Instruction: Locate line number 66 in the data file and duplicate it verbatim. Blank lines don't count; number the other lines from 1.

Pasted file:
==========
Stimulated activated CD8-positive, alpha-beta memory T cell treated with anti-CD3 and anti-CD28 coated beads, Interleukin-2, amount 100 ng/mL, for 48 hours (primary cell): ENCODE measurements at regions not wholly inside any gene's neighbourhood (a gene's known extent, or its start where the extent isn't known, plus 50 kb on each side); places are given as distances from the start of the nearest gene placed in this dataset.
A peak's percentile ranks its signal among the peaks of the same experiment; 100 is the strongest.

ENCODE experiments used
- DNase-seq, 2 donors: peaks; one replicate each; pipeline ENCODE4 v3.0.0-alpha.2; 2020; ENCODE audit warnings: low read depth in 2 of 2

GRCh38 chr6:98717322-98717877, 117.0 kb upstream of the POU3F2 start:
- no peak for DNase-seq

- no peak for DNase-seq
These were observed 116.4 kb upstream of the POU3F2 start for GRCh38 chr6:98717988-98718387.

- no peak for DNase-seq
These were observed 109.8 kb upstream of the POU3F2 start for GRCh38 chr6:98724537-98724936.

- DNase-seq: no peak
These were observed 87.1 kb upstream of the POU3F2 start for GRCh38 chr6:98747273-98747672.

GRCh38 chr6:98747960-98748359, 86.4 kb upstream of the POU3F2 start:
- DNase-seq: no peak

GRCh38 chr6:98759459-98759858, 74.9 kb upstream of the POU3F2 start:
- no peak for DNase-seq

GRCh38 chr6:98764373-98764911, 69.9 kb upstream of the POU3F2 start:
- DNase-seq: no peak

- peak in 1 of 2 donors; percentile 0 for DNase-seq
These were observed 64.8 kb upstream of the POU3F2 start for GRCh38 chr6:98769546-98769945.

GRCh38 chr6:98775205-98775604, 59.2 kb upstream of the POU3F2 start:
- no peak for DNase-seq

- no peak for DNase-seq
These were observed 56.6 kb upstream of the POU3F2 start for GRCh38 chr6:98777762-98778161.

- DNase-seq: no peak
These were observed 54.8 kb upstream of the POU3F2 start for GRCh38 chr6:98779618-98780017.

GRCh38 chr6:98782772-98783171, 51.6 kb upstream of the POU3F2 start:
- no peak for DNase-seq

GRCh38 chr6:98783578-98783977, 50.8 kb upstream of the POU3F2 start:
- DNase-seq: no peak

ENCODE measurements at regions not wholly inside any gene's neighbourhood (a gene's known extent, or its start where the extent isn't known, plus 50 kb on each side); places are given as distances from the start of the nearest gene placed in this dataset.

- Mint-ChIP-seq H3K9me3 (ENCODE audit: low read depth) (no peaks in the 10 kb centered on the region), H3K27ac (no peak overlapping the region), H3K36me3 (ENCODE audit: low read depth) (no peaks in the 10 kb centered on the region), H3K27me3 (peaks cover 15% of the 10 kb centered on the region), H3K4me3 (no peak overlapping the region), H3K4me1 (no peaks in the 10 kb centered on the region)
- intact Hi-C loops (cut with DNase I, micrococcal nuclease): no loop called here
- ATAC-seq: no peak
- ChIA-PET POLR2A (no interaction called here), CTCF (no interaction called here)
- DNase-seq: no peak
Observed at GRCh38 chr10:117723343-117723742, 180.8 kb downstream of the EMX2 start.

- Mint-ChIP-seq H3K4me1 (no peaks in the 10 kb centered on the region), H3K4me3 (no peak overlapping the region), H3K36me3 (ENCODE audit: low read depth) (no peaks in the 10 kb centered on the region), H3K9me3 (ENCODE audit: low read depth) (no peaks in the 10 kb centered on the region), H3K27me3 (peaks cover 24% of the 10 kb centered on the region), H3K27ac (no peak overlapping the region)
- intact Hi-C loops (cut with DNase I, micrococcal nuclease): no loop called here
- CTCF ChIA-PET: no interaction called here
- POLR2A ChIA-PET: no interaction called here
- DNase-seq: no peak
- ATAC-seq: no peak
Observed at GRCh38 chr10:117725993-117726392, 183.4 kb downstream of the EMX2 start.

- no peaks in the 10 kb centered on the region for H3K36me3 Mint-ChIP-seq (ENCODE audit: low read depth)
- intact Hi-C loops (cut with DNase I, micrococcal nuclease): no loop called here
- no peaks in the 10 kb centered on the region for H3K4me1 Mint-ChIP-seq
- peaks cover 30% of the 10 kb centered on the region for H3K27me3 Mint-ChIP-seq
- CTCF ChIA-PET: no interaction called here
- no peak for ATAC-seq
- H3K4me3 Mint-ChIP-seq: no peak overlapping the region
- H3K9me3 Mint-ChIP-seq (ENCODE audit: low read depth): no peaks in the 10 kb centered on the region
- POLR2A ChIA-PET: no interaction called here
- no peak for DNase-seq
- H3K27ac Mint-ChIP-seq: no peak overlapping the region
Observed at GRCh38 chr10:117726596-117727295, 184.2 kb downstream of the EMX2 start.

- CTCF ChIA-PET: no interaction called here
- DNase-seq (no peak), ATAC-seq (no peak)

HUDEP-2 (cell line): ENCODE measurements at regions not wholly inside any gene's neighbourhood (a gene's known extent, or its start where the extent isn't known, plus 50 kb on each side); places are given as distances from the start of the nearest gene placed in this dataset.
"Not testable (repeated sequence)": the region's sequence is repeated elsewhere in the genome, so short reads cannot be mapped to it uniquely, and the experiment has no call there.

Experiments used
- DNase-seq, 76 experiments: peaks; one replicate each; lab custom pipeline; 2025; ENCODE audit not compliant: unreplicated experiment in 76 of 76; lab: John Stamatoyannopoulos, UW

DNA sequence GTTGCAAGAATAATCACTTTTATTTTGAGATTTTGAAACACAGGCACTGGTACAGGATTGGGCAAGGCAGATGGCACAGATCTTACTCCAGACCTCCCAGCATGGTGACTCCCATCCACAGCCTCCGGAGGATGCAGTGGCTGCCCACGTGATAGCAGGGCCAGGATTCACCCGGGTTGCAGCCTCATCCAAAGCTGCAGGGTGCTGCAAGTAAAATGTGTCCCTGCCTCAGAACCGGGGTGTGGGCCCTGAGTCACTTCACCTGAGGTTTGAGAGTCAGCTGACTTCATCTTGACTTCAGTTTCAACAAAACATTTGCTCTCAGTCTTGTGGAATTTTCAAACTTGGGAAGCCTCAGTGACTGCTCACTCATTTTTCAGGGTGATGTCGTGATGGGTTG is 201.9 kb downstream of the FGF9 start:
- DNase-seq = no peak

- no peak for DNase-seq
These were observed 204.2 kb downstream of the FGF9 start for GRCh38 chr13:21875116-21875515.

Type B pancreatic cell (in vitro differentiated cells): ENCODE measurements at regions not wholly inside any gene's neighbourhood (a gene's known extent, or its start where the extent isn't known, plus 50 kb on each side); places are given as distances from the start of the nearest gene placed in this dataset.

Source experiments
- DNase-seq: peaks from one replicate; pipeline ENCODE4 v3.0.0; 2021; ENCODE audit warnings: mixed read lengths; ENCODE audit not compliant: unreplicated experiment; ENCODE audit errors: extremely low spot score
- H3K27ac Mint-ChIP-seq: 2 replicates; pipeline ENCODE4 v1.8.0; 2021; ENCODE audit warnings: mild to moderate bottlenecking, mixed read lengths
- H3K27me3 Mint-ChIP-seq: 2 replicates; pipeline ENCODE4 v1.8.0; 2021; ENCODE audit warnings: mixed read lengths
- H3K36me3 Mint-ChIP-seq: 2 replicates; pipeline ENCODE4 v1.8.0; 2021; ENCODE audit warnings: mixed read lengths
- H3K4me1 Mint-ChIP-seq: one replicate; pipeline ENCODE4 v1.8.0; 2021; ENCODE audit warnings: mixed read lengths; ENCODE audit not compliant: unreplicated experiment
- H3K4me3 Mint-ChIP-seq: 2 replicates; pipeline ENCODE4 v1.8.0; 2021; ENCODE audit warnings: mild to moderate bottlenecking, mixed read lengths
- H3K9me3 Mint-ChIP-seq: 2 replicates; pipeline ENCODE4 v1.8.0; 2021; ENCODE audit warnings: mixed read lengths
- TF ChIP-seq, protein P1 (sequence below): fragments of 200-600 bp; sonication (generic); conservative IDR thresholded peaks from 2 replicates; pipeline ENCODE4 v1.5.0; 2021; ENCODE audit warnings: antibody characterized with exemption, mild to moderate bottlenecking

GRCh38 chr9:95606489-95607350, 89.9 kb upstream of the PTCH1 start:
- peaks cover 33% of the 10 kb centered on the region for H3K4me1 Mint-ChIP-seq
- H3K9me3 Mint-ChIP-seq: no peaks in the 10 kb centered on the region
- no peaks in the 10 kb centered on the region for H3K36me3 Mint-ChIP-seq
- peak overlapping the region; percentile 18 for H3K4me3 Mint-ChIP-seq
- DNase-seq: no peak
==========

These were observed 204.2 kb downstream of the FGF9 start for GRCh38 chr13:21875116-21875515.